SENA15 reporter's notebook: Alaskan Jack's brand building; all aboard the Trident train


Michelle McNickle, Digital Product Manager

Published on
March 17, 2015

On the last day of Seafood Expo North America 2015, the floor was still buzzing with new product announcements and tastings galore. 



Yihe Corporation talks Alaskan Jack's brand building

We caught up with Yihe Corp., who won the Seafood Excellence "Best New Retail" award on Sunday for its Alaskan Jack's line of salmon. Mike Klein, vice president of sales, walked us through the thought processes behind branding the award-winning product. 

"We started seeing the trend in salmon of wild caught -- clean, prestine, harvest, frontier -- we wanted to focus on [those concepts]." Klein added the company ensured the line was high in protein and low in fat and sodium. The salmon is also skin-on, which broadens the approach to the consumer, Klein said. "It keeps the protein on and the Omega-3s," he said.

Flavor is another way Yihe differentiates itself from competitors. Alaskan Jack's includes a number of both dry rub and marinaid options, mirroring approaches done by other proteins on the market. "Like pork," he said. "You now see different flavored pork in the grocery store. That was a driver for us, and we pulled from that." The different flavors allows for repeat purchase, Klein added.

Packaging was key as well for the Alaskan Jack's product. The box displays both vertically and horzontally, giving retailers more flexibility.



Looking ahead, Klein reiterated that the company is releasing five new products in the fall of 2015, including two cod products and three sockeye items. Reflecting back on the release of Alaskan Jack's, though, Klein drove home how this truly is a "game changer" for Yihe. "Before, we were in private, commodity salmon," he said. "It was all contracted business, and every year, it resets to zero. With developing a brand, you know come December 31st that on January 1st, that product will still be on the shelves. It's the churning of cash flow and planning and growing year after year."


Marel talks offering growth and expansion

Over at the Marel booth, Stella Bjorg Kristinsdottir, marketing manager, said the comapny sold "everything off the stand" during the show. The company's newest product, a tilapia filleting machine, has attracted attention from the Chinese and Latin American markets. The machine is still patent pending and is set for sale beginning in Q3.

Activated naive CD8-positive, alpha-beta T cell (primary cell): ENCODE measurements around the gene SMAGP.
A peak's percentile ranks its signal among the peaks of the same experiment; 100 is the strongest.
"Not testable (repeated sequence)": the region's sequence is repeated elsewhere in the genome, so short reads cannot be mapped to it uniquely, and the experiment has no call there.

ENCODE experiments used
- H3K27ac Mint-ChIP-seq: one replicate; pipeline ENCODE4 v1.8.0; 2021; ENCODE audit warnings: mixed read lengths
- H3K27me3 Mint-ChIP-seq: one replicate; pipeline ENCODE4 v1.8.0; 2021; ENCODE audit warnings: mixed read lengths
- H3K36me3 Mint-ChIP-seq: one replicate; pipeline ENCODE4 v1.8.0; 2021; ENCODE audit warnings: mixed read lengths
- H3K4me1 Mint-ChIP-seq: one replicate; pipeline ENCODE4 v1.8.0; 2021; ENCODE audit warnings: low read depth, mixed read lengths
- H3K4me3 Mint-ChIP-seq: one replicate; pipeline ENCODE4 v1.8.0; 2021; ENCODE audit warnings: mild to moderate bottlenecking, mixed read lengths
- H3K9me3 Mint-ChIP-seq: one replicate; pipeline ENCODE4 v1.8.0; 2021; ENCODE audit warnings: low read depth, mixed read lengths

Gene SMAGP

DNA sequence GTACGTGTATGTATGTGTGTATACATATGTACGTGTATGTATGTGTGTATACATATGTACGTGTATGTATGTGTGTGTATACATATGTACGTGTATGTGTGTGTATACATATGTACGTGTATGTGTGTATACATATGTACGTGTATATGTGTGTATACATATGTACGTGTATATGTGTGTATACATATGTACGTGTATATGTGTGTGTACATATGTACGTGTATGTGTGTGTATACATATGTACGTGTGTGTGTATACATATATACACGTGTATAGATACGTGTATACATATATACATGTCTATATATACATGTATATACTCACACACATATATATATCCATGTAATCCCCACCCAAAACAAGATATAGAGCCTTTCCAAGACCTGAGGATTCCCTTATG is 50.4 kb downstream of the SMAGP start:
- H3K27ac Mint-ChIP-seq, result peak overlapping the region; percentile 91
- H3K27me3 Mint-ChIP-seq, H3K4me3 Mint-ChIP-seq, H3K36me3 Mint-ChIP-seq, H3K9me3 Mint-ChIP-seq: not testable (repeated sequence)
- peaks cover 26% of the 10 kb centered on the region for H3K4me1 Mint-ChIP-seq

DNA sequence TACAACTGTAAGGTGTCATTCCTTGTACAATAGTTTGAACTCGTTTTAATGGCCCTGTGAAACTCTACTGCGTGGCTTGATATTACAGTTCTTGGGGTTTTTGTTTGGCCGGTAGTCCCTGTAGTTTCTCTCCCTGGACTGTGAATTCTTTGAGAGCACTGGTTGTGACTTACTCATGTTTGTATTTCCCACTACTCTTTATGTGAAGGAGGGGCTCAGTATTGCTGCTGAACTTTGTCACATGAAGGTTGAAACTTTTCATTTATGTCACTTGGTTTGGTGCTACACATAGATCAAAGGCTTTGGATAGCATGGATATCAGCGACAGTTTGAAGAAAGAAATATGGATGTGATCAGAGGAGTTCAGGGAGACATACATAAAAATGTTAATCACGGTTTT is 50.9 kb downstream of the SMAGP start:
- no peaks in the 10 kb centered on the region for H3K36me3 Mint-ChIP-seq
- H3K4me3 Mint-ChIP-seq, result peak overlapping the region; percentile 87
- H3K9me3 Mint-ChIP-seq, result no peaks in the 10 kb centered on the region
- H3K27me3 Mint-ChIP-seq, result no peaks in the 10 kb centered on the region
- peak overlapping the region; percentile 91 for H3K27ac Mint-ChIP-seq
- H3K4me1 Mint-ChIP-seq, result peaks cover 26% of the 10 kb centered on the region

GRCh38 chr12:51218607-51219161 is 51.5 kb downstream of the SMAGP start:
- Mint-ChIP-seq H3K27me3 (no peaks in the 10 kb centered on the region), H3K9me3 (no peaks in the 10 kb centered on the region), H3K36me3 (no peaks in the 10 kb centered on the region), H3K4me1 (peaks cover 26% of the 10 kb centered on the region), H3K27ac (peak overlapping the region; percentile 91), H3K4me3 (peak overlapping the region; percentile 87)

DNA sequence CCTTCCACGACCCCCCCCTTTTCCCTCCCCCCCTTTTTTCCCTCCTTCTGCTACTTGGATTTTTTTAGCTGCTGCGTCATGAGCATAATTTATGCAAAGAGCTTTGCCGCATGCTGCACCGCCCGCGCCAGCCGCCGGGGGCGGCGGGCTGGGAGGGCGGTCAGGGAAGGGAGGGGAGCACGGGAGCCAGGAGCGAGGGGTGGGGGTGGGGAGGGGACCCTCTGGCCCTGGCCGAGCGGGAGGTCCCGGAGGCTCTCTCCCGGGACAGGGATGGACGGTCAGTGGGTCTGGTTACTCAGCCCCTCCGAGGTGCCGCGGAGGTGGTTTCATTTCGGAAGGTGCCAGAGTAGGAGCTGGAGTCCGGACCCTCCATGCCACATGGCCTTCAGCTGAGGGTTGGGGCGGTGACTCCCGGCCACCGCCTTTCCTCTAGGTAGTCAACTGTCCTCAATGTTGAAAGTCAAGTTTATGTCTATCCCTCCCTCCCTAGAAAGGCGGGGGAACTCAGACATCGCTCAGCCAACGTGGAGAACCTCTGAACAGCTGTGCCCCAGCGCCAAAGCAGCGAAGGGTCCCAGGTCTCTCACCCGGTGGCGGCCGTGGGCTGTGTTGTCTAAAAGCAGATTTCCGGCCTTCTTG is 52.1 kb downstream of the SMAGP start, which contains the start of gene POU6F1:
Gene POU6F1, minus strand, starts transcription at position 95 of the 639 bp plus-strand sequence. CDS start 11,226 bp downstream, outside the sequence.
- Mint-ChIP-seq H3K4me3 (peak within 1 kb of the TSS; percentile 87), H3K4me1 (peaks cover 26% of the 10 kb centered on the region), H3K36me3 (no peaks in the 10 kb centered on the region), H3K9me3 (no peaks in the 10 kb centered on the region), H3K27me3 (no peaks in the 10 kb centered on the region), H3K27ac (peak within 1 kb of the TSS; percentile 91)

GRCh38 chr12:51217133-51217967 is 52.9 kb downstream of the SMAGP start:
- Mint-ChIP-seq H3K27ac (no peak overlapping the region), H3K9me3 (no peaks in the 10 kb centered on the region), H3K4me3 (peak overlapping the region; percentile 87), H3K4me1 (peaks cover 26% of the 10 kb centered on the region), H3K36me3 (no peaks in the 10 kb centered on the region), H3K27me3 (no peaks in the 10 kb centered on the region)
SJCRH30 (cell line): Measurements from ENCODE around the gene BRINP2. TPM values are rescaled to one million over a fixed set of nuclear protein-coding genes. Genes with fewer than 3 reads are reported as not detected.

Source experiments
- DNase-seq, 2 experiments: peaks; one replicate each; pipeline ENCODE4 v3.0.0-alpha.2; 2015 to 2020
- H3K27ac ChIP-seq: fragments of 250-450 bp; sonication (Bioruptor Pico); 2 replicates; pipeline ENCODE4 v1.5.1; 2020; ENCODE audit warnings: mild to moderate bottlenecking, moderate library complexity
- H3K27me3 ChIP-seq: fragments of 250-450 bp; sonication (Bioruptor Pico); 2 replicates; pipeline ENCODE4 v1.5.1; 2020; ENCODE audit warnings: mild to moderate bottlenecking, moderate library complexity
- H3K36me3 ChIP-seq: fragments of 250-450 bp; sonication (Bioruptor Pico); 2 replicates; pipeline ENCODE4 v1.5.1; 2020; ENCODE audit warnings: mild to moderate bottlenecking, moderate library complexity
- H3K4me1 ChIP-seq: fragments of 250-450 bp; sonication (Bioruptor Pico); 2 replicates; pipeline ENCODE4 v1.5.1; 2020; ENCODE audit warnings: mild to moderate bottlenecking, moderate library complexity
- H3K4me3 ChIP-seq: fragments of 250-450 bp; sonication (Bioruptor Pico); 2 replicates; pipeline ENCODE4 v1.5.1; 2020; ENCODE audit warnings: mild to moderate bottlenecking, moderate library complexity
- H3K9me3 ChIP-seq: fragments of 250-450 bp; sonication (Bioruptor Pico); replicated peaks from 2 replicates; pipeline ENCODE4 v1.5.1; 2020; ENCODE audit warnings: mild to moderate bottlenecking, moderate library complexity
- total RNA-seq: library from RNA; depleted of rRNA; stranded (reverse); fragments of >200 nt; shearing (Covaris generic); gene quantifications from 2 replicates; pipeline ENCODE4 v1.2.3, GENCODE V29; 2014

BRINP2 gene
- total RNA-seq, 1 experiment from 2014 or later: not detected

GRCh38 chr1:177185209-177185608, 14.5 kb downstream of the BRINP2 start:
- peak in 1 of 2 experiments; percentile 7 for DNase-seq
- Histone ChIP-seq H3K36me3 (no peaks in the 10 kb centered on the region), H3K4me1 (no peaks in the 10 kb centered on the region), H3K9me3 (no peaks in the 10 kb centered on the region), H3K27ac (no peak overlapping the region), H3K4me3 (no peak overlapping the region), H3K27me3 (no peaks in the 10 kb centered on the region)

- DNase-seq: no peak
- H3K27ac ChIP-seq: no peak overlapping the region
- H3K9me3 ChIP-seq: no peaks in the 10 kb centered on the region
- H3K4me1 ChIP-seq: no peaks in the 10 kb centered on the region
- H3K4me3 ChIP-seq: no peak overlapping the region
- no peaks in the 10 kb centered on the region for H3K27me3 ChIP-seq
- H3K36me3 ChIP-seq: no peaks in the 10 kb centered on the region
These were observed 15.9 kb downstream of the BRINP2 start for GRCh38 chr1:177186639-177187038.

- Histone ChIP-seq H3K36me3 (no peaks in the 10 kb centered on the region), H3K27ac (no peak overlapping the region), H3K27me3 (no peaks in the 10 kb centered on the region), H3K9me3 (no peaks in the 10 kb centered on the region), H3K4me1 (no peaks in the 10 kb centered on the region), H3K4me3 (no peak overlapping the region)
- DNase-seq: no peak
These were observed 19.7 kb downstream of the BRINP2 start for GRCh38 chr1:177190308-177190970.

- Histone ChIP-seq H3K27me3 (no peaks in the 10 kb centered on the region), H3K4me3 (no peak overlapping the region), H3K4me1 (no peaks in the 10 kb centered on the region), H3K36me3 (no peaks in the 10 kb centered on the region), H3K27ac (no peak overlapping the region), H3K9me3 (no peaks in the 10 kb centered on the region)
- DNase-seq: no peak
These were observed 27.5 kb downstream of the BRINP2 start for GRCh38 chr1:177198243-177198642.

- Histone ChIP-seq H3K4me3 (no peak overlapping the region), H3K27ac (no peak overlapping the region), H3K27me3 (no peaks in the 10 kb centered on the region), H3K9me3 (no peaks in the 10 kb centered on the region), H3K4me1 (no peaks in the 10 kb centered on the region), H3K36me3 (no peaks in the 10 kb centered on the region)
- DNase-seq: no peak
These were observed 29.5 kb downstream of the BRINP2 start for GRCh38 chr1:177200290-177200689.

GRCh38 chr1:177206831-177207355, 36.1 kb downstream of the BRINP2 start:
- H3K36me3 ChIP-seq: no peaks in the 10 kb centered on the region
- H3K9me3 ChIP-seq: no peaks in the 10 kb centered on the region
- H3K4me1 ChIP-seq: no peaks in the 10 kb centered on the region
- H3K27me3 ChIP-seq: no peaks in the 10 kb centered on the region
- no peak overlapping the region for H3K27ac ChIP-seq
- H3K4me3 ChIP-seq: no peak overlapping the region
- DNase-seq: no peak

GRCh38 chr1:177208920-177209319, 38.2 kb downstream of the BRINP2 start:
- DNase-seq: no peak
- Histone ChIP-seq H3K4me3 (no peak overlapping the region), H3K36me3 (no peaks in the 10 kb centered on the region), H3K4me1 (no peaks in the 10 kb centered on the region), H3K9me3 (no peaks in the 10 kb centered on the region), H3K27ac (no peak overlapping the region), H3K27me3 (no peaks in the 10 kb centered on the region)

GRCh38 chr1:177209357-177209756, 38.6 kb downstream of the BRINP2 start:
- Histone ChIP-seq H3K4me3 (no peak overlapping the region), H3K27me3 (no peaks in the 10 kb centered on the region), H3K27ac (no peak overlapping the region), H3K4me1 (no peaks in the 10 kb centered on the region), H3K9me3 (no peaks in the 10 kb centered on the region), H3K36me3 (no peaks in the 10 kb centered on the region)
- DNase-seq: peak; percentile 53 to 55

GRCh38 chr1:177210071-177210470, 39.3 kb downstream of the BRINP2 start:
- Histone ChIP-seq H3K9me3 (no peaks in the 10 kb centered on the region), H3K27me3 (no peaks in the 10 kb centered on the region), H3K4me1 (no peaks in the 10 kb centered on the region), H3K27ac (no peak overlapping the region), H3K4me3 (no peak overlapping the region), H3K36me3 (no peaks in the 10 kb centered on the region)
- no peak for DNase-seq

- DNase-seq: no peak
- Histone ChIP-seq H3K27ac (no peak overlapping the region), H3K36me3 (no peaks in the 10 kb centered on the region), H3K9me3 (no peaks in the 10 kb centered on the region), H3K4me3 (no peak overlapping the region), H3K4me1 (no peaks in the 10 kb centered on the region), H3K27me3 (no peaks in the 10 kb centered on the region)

The company also showed its salmon filleting machine, which now includes back and belly trimming. "It reduces labor," said Kristinsdottir. "It's what the market is screaming for."




Trident pushes innovation with a number of new products

The Trident booth caught our eye when walking through the Expo floor. The company released a new line of cod and salmon bites, which passerbys coudn't stay away from.




John Salle, chief engineer at Trident, walked us through more new products released by the company, including string-cheese like crab and salmon sticks. Salle said the company kept in mind the millennial market when creating these products and wanted something quick and easy, "and could be thrown on a salad." The products are also gluten free and low calorie.




Salle is also taking part in a Trident Wellness Challenge called The Burger Train, where Salle is using the company's Alaskan Whitefish Burger as his only source of protein from Ash Wednesday through Easter. On the blog, Salle shares recipe ideas, words of encouragement, and other things to help inspire the general public to eat more fish.




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